Last summer, a message appeared on the stop sign at the corner of Munroe Street and Graham Road in West Lorne. It read: “Don’t STOP believing.” This phrase could easily be Grace McCortland’s motto. In 2010, she and a few other visionaries launched The Arts and Cookery Bank — at that very same street corner — after years of believing a cultural institution could take off in this small community.
The agritourism attraction – housed in a historic bank building fused to a timber-frame barn that dates to 1883 – is one part photography institute that highlights the history of the region, and one part modern test kitchen. The best time to visit is during a hands-on culinary experience, whether it’s taking a cooking class or just sitting down to an elaborate meal made with ingredients found in the surrounding farmland.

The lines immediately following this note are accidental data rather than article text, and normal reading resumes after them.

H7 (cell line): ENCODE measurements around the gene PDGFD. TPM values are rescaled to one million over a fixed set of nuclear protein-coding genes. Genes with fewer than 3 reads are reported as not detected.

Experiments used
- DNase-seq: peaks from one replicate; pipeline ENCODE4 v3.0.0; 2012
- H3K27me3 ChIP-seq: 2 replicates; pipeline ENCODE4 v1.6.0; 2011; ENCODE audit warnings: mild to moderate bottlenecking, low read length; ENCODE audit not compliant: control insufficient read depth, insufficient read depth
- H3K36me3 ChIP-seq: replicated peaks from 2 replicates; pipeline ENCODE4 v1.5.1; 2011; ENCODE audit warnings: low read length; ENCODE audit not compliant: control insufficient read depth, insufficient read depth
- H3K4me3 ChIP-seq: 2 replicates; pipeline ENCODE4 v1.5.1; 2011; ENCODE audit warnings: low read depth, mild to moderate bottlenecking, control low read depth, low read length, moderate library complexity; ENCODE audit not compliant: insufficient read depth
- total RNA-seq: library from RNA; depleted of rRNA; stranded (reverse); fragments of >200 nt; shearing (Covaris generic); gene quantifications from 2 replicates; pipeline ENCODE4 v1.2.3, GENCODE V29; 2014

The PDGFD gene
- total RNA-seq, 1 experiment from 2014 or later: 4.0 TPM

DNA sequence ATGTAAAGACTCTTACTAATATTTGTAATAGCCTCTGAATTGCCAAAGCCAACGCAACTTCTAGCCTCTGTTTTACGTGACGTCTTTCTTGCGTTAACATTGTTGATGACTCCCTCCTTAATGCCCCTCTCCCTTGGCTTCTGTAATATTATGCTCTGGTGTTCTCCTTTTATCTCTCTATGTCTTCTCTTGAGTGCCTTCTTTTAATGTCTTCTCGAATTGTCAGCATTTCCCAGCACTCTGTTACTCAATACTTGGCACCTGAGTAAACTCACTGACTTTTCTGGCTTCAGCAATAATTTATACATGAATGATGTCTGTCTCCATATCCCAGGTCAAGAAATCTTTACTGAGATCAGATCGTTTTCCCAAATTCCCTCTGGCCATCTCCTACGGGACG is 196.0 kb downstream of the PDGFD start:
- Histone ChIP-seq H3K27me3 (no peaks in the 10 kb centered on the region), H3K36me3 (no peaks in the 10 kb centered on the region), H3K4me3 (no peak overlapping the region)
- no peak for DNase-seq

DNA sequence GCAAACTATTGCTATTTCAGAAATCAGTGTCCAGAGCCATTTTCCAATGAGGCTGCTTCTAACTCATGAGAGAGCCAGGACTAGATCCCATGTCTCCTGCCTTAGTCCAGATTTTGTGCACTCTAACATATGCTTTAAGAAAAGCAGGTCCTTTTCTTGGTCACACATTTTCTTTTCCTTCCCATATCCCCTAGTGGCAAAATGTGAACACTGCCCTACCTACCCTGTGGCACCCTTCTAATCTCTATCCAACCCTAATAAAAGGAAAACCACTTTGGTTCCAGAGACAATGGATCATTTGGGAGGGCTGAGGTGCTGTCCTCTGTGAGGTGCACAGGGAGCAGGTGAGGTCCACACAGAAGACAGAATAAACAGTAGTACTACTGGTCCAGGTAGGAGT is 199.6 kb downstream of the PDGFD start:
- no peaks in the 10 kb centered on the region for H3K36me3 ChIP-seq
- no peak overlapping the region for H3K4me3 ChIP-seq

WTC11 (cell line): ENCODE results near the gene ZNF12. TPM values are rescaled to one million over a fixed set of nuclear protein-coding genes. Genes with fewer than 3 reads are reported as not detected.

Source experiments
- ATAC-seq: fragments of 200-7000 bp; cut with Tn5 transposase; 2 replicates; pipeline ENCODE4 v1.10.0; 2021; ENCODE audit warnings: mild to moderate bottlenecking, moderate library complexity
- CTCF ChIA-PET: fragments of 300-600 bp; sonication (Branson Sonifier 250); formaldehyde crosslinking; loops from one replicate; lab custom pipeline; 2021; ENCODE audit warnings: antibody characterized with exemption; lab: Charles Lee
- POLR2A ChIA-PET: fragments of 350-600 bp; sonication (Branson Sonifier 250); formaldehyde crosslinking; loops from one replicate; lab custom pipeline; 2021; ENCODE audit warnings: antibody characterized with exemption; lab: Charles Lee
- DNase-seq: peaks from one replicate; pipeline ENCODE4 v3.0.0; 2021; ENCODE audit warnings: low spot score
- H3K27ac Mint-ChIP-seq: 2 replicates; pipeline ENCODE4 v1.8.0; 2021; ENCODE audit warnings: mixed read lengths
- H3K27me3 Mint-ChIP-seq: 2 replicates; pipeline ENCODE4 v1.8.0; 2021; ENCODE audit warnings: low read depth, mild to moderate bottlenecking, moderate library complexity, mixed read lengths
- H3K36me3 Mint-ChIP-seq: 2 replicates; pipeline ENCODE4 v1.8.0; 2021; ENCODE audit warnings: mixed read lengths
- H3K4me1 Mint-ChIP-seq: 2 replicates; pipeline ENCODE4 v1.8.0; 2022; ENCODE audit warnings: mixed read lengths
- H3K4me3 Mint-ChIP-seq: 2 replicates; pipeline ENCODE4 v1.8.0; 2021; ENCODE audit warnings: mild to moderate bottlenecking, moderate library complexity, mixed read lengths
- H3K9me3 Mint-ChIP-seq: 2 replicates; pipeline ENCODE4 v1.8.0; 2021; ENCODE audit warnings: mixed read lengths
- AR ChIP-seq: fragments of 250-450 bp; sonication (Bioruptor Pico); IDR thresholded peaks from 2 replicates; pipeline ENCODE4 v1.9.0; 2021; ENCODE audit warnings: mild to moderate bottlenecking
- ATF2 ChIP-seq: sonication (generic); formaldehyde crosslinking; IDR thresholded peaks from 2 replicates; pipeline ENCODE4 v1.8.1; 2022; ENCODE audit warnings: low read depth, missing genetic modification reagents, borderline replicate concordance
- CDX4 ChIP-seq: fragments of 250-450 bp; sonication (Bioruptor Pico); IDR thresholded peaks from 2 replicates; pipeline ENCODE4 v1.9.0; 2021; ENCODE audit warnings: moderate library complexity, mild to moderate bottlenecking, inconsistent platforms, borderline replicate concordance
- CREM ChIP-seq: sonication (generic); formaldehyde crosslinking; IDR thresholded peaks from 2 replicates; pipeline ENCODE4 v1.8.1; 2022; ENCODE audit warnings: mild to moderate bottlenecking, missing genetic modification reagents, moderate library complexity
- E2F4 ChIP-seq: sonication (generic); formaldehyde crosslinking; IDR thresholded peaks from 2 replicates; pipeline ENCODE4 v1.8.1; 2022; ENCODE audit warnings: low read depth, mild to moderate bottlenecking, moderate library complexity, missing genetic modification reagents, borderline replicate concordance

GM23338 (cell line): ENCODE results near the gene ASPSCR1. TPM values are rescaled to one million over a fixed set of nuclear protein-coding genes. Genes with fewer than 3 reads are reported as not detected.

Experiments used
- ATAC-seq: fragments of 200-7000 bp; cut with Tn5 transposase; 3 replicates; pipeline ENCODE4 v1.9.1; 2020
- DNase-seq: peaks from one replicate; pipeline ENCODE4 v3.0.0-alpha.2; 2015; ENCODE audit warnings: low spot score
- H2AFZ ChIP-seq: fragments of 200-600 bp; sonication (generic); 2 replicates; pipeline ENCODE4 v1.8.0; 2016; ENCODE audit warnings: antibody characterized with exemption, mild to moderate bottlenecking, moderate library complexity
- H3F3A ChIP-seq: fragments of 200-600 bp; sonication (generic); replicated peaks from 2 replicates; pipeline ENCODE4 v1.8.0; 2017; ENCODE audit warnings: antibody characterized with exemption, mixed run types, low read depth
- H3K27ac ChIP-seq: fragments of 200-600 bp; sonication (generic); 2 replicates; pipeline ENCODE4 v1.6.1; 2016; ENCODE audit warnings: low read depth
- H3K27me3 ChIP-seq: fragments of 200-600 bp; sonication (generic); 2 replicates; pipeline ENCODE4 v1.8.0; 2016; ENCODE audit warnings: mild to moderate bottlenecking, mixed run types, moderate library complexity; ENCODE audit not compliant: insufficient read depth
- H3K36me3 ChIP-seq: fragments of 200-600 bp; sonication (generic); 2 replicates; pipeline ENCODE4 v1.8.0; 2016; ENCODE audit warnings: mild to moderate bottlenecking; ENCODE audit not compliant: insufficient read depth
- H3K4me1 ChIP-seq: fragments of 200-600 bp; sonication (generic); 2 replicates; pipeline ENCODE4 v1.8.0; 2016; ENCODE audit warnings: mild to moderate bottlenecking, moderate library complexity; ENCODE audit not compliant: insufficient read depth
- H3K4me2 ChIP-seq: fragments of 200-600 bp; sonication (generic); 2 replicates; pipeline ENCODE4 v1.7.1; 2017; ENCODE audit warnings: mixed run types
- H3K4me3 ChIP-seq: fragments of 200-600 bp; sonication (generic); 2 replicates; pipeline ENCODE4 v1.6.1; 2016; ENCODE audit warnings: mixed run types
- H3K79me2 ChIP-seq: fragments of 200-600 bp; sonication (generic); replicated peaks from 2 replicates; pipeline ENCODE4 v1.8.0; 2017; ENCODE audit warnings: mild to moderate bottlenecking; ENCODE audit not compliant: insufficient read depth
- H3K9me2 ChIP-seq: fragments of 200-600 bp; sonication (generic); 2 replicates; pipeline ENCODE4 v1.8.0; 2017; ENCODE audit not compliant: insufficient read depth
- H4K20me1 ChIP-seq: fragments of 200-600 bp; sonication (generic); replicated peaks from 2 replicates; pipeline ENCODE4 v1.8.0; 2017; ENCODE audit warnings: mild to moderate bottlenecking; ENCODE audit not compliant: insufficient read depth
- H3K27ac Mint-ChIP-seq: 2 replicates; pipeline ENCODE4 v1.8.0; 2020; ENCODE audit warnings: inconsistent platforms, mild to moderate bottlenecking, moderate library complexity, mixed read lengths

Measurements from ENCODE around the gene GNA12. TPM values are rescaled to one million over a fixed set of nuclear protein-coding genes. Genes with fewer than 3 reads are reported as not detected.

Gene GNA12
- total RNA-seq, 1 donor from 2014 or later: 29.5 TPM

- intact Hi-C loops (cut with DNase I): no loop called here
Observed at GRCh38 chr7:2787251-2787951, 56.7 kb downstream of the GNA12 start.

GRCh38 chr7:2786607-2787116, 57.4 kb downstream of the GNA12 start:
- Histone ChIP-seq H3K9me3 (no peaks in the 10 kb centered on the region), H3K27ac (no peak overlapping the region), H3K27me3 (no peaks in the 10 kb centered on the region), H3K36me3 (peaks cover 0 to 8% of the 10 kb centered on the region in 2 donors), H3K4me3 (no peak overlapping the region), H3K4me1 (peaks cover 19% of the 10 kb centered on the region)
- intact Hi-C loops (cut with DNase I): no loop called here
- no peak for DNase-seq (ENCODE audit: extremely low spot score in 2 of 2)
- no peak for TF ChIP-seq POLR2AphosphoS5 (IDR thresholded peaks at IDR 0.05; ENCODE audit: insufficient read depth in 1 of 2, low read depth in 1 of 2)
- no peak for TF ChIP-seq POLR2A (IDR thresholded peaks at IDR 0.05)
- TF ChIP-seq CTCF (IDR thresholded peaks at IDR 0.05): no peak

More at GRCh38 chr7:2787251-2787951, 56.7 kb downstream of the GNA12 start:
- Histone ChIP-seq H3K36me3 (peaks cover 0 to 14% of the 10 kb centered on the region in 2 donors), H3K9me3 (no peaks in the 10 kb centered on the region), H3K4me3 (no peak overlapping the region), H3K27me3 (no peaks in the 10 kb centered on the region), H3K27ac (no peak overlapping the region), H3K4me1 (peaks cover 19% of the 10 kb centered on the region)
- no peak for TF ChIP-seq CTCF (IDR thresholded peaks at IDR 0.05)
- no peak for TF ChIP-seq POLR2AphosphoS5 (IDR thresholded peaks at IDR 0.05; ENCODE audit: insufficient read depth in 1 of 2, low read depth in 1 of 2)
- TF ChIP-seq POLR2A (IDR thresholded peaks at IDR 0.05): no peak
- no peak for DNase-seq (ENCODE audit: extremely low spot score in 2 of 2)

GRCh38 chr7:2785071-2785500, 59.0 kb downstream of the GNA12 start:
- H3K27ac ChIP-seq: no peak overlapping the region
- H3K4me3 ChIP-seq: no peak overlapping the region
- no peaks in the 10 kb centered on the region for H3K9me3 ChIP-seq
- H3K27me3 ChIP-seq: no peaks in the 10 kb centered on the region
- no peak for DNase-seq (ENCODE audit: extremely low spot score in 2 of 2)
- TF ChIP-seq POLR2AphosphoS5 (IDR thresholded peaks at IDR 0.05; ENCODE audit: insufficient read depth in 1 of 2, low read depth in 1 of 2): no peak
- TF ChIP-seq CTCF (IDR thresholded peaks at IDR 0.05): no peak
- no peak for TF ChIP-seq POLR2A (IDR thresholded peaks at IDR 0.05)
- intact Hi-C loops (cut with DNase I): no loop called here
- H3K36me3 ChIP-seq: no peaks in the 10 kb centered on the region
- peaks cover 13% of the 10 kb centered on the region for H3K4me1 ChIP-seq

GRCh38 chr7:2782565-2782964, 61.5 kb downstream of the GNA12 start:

During our visit, chef John Mairleitner of Tall Tales Café in Wallacetown was preparing gazpacho, made with tomatoes from nearby Empire Valley Farms. The cold soup, topped with crème fraiche and parsley, was perfect on a hot summer afternoon.
McCortland hopes that The Arts and Cookery Bank makes believer out of everyone who visits. “Hopefully our guests will leave inspired to try something new at home,” says McCortland, “then come back again to try something else,” she says.
She’s banking on it.
If you go: The Arts and Cookery Bank. 240 Graham, West Lorne; 519-768-9986, theartsandcookerybank.com
Can’t miss event: Freshfest (Aug. 23) gives visitors a taste of what the region has to offer with food and beverage tastings, culinary workshops and live entertainment. $35 CAD. 750 Talbot St., St. Thomas; freshfest.ca
Don’t leave without: Sending a virtual postcard to friends and family from the second-floor Post Card Room.
Blueberries in Lowbanks
Fields of fresh blueberries, strawberries and raspberries are ripe for the taking at Blueberry Knoll Berry Farm. Visitors can drive right up to the patch, pick their berries, put them in their vehicle and then check out at the farm’s stand on the way out, says owner Brian Young.